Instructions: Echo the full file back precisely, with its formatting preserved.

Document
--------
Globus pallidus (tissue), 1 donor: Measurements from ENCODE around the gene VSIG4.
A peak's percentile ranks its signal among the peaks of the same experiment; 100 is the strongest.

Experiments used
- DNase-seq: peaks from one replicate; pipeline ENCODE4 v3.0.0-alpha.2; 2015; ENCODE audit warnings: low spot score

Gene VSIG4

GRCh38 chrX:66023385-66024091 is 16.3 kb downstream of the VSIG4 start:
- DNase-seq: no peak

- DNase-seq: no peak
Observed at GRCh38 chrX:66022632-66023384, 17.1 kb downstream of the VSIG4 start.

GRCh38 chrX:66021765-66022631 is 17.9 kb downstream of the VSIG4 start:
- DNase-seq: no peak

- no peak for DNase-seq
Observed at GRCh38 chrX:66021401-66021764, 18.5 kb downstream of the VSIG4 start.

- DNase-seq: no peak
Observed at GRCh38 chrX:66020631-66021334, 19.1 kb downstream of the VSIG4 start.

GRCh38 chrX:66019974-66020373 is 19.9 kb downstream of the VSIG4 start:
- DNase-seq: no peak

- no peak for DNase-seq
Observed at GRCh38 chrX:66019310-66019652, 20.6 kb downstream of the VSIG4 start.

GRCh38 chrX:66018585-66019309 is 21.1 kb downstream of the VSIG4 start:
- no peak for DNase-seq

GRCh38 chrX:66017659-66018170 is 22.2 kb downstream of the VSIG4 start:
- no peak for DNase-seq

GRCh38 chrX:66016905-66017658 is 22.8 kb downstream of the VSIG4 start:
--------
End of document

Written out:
Globus pallidus (tissue), 1 donor: Measurements from ENCODE around the gene VSIG4.
A peak's percentile ranks its signal among the peaks of the same experiment; 100 is the strongest.

Experiments used
- DNase-seq: peaks from one replicate; pipeline ENCODE4 v3.0.0-alpha.2; 2015; ENCODE audit warnings: low spot score

Gene VSIG4

GRCh38 chrX:66023385-66024091 is 16.3 kb downstream of the VSIG4 start:
- DNase-seq: no peak

- DNase-seq: no peak
Observed at GRCh38 chrX:66022632-66023384, 17.1 kb downstream of the VSIG4 start.

GRCh38 chrX:66021765-66022631 is 17.9 kb downstream of the VSIG4 start:
- DNase-seq: no peak

- no peak for DNase-seq
Observed at GRCh38 chrX:66021401-66021764, 18.5 kb downstream of the VSIG4 start.

- DNase-seq: no peak
Observed at GRCh38 chrX:66020631-66021334, 19.1 kb downstream of the VSIG4 start.

GRCh38 chrX:66019974-66020373 is 19.9 kb downstream of the VSIG4 start:
- DNase-seq: no peak

- no peak for DNase-seq
Observed at GRCh38 chrX:66019310-66019652, 20.6 kb downstream of the VSIG4 start.

GRCh38 chrX:66018585-66019309 is 21.1 kb downstream of the VSIG4 start:
- no peak for DNase-seq

GRCh38 chrX:66017659-66018170 is 22.2 kb downstream of the VSIG4 start:
- no peak for DNase-seq

GRCh38 chrX:66016905-66017658 is 22.8 kb downstream of the VSIG4 start: